Skip to navigationSkip to content
BOEING'S CHINESE RIVAL

China has been building its aviation prowess for decades. Could the Max crisis help its ascent?

Reuters/Aly Song
“Sacred mission.”
By Tripti Lahiri
Published Last updated This article is more than 2 years old.

Less than 24 hours after a second Boeing 737 Max crashed out of the sky in March, China made a sudden move.

The Civil Aviation Authority of China, the country’s airline regulator, announced that because of its “zero tolerance for safety hazards,” the nearly 100 Boeing 737 Max planes in operation in the country had to stop flying passengers by the evening. It was a notable departure from typical protocol: Not only does a home-country regulator of an aircraft manufacturer normally make the decision about whether to ground its own aircraft, the US Federal Aviation Administration’s judgment tends to be viewed as the gold standard for regulators worldwide. China was effectively saying: We don’t believe the FAA when they say it’s safe. Regardless, its move was quickly followed by groundings across Asia and Europe. Three days later, the US finally followed the rest of the world and grounded the plane.

China’s move was unexpected enough that some industry watchers wondered if politics could be a factor. Yet two tragedies involving a brand-new airplane in five months are also pretty unprecedented in modern flying. In March of 2019, Ethiopian Airlines ET302 crashed a few minutes after taking off, just as a Lion Air flight in Indonesia had done the previous October. In total, the two accidents killed nearly 350 people. The second crash, like the first, has been linked to a new automated system Boeing quietly put on the plane—a system that pilots were not initially told of or trained for—as the US aerospace giant raced to produce an alternative to Airbus’s A320neo. The planes appear set to remain grounded as Boeing works with the FAA on a software fix to make the planes safer.

But while those moves were all made with safety in mind, that doesn’t mean politics isn’t at play here.

Since Henry Kissinger’s secret trip to China in 1971 (on a Boeing 707) to prep for Richard Nixons’s landmark visit that thawed US-China ties, Boeing’s played a role that’s part commercial, part strategic in the US-China relationship. Every Chinese leader to visit the US has toured Boeing’s Seattle facilities, and as the airline industry has grown in China, it’s become a huge customer for Boeing—one of every four planes it makes goes to an operator in China. A quarter of the roughly 370 Max planes in operation at the time of the grounding were flying in China. Boeing also put its first overseas facility in China—a Max completion center—and has spent decades working with China on training, safety, and to help it become a supplier of parts to Boeing’s aircraft.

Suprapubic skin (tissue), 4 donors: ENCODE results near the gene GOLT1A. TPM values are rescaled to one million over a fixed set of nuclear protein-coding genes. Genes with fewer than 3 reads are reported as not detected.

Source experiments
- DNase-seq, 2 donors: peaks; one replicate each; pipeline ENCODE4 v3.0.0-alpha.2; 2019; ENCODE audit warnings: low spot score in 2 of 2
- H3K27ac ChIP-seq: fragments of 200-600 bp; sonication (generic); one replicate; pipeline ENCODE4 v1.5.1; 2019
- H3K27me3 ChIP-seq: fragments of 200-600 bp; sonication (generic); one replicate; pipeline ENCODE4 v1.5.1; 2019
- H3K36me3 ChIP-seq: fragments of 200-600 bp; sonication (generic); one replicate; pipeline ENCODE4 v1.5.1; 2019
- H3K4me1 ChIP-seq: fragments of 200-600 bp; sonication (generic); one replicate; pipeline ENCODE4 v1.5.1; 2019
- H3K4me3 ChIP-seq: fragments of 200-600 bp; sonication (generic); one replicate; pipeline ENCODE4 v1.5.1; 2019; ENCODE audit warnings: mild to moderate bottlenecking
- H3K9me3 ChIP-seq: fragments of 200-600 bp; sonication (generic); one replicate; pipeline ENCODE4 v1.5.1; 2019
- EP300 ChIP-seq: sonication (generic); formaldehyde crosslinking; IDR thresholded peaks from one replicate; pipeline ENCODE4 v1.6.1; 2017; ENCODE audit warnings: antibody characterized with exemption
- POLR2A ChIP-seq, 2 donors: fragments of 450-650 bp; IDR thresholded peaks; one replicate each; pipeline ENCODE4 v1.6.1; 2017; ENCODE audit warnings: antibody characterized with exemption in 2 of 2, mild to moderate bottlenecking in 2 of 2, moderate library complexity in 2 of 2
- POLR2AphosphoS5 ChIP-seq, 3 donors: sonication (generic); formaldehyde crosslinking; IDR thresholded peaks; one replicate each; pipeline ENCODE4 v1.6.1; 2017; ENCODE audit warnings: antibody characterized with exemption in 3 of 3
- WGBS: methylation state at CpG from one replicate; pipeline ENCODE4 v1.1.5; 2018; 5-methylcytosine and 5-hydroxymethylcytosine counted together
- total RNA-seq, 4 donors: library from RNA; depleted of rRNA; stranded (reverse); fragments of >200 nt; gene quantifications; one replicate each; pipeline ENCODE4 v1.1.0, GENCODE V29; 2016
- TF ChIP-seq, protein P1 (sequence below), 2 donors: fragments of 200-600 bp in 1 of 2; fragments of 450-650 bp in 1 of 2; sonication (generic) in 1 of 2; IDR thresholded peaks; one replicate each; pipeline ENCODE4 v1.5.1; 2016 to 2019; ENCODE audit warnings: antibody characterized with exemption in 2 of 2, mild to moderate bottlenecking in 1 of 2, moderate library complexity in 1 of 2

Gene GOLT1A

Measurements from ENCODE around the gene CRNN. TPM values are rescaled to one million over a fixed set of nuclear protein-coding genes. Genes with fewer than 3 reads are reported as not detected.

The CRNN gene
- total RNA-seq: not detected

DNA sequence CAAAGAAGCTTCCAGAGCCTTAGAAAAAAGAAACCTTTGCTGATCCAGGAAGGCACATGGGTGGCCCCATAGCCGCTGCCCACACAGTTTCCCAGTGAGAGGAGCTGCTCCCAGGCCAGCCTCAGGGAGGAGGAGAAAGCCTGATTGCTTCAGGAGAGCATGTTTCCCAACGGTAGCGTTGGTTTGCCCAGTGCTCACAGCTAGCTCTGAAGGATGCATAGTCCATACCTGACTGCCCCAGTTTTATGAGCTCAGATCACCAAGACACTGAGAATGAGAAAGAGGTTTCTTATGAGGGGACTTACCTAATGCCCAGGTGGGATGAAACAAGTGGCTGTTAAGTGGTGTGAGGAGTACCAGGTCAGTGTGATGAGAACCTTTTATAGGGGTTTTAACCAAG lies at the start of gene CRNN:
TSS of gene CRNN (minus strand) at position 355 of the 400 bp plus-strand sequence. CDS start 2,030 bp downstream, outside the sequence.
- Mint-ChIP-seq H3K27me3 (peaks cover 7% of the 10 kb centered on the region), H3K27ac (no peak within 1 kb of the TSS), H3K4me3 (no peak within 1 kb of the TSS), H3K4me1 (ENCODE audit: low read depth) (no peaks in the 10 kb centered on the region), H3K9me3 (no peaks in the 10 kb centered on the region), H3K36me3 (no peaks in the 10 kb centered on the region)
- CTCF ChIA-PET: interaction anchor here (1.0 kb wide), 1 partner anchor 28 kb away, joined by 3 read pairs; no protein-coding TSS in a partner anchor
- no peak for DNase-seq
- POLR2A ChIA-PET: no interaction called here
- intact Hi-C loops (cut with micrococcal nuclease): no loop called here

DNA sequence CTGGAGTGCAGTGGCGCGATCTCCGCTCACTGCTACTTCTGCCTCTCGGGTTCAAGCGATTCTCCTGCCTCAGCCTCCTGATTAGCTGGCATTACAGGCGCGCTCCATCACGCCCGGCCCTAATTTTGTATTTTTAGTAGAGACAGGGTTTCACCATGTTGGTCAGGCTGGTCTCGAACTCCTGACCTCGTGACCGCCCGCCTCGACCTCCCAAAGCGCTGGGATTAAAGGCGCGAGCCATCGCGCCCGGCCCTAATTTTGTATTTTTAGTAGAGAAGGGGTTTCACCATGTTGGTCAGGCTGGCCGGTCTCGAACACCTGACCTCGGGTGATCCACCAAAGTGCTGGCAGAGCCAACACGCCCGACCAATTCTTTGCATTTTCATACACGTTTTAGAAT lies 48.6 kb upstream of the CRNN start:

Still, Boeing is an American company at a time when the US and China are getting along worse than they have in a long while. A pause in rounds of tit-for-tat tariffs as the two countries negotiated on how China could buy more American goods, potentially including more American planes, has ended. Trade tensions between the two countries also center around the Made in China 2025 program—which aims to turn the country into a contender in a number of high-tech industries, including commercial aircraft manufacturing. To that end, the grounding might have been a way for China to signal its regulator’s stringency on safety, thus giving lift to its commercial aviation dreams.

Aerospace prowess requires an extraordinary level of precision and organizational capability, not only when it comes to airplane technology and design, but in coordinating hundreds of suppliers for hundreds of thousands of parts, to say nothing of providing after-sales service and repairs. A robust aerospace industry has become something of a hallmark of just a few highly advanced economies—and China’s leadership wants to be among them.